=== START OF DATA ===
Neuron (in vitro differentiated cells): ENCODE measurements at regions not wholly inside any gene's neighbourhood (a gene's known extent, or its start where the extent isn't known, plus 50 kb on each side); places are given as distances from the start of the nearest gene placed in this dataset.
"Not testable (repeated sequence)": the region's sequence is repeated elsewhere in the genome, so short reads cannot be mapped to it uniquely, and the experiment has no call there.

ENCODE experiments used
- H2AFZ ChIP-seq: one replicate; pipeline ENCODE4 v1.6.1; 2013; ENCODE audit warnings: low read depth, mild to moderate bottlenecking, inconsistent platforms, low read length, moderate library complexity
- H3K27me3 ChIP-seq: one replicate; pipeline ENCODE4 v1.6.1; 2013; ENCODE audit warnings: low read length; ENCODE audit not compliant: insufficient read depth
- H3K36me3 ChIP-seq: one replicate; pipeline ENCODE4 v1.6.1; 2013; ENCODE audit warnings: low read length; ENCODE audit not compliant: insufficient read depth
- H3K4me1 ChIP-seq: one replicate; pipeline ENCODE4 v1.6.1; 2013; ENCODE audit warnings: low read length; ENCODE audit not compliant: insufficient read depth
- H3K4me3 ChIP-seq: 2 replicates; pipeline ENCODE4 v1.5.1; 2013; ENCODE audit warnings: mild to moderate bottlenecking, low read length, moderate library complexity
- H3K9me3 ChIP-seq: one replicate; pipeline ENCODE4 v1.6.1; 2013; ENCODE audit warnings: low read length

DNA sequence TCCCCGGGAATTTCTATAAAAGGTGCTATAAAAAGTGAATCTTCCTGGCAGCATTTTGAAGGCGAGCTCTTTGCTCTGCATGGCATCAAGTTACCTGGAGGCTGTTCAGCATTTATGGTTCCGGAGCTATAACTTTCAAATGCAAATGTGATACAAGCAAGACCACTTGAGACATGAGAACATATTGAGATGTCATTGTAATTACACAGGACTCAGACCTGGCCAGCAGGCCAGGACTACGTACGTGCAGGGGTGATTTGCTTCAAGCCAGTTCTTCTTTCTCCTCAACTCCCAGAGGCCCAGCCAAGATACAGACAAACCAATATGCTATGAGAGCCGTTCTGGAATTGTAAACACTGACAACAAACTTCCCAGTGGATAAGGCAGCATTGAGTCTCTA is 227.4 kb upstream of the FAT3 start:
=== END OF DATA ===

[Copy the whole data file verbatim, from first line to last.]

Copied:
Neuron (in vitro differentiated cells): ENCODE measurements at regions not wholly inside any gene's neighbourhood (a gene's known extent, or its start where the extent isn't known, plus 50 kb on each side); places are given as distances from the start of the nearest gene placed in this dataset.
"Not testable (repeated sequence)": the region's sequence is repeated elsewhere in the genome, so short reads cannot be mapped to it uniquely, and the experiment has no call there.

ENCODE experiments used
- H2AFZ ChIP-seq: one replicate; pipeline ENCODE4 v1.6.1; 2013; ENCODE audit warnings: low read depth, mild to moderate bottlenecking, inconsistent platforms, low read length, moderate library complexity
- H3K27me3 ChIP-seq: one replicate; pipeline ENCODE4 v1.6.1; 2013; ENCODE audit warnings: low read length; ENCODE audit not compliant: insufficient read depth
- H3K36me3 ChIP-seq: one replicate; pipeline ENCODE4 v1.6.1; 2013; ENCODE audit warnings: low read length; ENCODE audit not compliant: insufficient read depth
- H3K4me1 ChIP-seq: one replicate; pipeline ENCODE4 v1.6.1; 2013; ENCODE audit warnings: low read length; ENCODE audit not compliant: insufficient read depth
- H3K4me3 ChIP-seq: 2 replicates; pipeline ENCODE4 v1.5.1; 2013; ENCODE audit warnings: mild to moderate bottlenecking, low read length, moderate library complexity
- H3K9me3 ChIP-seq: one replicate; pipeline ENCODE4 v1.6.1; 2013; ENCODE audit warnings: low read length

DNA sequence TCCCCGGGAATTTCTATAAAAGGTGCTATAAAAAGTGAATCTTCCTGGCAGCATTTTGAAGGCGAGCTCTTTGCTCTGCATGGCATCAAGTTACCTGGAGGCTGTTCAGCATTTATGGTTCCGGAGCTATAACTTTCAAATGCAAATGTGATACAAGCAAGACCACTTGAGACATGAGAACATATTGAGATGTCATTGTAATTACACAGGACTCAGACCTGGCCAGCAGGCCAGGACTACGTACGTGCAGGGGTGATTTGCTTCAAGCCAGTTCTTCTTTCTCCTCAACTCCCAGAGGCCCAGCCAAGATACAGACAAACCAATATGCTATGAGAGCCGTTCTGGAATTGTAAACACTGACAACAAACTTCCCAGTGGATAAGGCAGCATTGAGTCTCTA is 227.4 kb upstream of the FAT3 start: